The one truth is pointed to by a hundred terms. This is the essential nature taught by a hundred signs. This is the wondrous practice guided by a hundred methods. Though you travel by a hundred paths, you arrive at just this, This jewel of mind which dwells within.-- Khacho Wangpo
It has now been nearly seven years since I experienced an extreme mental state. Before 1986 I used to crack up regularly, sometimes as often as once a year. It was not pretty, at least when viewed from the outside. My friends tell me that I became a different person -- someone angry and wild, impossible to reach, ugly and even violent. I would shut myself up in my apartment, turn on my stereo, and play every record in my collection at top volume. Inevitably I would get in trouble with my neighbors, who found it difficult to cope with rock and roll blaring at 3:00 a.m. Sooner or later, somebody would turn me in, and the police would arrive. I would then fight with the police, refusing to open my door and sometimes throwing ashtrays and books through the window panes. At the emergency room the psychiatrist would pronounce me manic and force me to take a drug to control my mental state. This drug was usually Thorazine, and it usually worked.
That, in a nutshell, is what happened to me on a regular basis for nearly 25 years. At least, that is what it looked like from the outside. To those who viewed my behavior, I was transformed into something like a werewolf or a Mr. Hyde. It must have seemed that I was possessed by something unnatural, frightening, and even dangerous. What my friends and psychiatrists did not know was that there was a lot more happening on the inside than appeared outwardly. When I became manic, I entered another world. It was a world of several dimensions that included myth, magic, and spirit.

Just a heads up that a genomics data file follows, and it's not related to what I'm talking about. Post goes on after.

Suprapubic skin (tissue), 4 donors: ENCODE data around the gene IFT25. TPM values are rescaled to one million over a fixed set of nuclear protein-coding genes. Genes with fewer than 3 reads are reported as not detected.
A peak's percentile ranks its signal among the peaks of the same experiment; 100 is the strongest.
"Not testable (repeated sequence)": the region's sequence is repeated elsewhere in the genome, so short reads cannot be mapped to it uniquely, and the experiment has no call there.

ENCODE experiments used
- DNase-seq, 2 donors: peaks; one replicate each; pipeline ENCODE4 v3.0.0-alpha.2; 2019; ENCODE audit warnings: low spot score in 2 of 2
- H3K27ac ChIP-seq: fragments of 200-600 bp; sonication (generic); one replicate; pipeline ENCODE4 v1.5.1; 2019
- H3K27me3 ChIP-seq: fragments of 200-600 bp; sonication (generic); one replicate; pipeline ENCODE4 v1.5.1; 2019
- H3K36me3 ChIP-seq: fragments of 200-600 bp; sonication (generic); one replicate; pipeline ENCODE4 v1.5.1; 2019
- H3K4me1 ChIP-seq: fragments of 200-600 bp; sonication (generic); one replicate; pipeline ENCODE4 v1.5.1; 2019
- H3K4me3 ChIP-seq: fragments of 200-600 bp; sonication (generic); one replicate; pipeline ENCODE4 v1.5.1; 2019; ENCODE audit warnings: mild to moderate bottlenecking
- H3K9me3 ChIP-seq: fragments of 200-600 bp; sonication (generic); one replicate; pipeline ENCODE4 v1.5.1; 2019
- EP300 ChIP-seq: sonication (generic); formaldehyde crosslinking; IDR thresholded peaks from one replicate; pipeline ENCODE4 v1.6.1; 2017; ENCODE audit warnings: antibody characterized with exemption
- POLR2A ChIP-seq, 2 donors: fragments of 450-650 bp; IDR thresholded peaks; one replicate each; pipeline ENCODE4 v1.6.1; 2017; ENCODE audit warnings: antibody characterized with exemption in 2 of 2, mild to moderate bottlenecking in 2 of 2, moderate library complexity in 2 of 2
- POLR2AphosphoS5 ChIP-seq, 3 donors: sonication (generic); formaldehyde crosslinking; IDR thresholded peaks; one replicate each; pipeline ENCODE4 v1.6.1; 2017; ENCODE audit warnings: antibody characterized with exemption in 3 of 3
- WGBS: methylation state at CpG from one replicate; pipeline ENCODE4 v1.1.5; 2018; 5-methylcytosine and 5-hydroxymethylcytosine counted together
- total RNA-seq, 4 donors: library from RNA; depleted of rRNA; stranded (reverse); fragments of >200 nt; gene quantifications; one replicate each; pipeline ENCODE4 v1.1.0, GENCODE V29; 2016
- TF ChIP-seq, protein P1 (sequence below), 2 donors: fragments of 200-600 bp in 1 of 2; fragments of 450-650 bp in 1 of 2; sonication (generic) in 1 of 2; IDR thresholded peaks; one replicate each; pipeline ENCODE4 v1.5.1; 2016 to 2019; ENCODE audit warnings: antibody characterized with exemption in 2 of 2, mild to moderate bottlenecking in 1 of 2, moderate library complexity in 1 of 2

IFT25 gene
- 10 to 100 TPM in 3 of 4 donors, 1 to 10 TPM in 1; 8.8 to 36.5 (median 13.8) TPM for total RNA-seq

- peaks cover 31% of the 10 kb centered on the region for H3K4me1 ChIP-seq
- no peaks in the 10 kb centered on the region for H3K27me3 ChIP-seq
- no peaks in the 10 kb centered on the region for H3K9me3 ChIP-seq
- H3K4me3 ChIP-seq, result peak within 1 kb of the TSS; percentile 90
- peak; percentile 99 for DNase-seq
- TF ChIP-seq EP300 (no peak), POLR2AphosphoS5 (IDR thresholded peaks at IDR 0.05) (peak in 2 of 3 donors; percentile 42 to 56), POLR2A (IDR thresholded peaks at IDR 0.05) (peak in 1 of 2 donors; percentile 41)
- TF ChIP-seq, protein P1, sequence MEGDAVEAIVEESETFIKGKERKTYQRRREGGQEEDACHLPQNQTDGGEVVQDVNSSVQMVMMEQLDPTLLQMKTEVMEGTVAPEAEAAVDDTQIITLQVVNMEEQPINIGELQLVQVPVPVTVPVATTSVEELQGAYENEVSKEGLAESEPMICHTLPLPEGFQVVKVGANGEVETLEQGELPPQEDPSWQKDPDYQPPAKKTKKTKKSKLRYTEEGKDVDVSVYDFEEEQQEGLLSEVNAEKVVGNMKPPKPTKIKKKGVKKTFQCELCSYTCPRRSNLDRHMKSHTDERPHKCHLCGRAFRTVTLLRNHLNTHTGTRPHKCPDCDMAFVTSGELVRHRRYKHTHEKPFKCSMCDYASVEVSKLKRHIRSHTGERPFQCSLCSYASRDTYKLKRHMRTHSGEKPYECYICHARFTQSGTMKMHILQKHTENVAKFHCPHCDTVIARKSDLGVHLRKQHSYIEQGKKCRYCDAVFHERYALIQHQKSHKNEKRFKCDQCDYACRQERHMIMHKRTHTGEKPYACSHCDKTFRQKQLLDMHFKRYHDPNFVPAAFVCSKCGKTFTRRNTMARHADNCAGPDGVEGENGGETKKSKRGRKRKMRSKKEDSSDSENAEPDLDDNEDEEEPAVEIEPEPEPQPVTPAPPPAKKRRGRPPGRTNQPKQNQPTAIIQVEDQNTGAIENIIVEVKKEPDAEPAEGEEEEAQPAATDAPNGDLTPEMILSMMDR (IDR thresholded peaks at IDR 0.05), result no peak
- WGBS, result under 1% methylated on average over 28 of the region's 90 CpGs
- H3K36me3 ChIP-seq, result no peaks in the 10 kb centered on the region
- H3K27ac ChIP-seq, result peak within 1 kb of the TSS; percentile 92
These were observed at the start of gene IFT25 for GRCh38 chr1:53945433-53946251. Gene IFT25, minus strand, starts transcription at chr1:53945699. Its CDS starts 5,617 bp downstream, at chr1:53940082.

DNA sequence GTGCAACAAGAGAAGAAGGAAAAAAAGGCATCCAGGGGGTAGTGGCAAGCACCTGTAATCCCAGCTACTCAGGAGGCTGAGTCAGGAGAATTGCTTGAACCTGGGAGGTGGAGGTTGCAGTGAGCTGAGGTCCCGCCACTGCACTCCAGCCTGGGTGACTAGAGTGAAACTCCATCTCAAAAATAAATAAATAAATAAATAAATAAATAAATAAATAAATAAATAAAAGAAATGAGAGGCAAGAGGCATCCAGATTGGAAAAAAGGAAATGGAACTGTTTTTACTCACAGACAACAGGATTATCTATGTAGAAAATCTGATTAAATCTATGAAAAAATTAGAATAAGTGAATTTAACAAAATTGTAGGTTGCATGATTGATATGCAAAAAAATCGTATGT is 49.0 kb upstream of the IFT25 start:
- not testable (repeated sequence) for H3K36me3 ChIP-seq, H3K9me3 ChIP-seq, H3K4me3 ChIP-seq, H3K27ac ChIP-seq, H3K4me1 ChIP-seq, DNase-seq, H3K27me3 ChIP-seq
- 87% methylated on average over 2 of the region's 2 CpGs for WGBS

My extreme mental states started at the age of 20, the age when a young person makes the transition from dependence on parents to full adulthood. It is the time one seeks to become a person in one's own right, to pick up the mantel of authority from the previous generation.
Ovid, the great Roman poet, tells the myth of the young man Phaethon. Like most people nearing adulthood, Phaethon is eager to take his place in the world. Yet, unsure of who he really is, he wants to test himself. He has a lot to live up to. His father is Phoebus, another name for Apollo, god of light, music, prophecy, and healing. Every day Phoebus drives his golden chariot across the heavens, wearing the fiery crown of the sun. Phaethon wants to prove that he is his father's son, and he begs Phoebus to let him take the reins. "O let me clean my spirit of all doubt," he says. "Give me the signature of what I am. Give me your chariot to drive sun's wild winged horses through a day."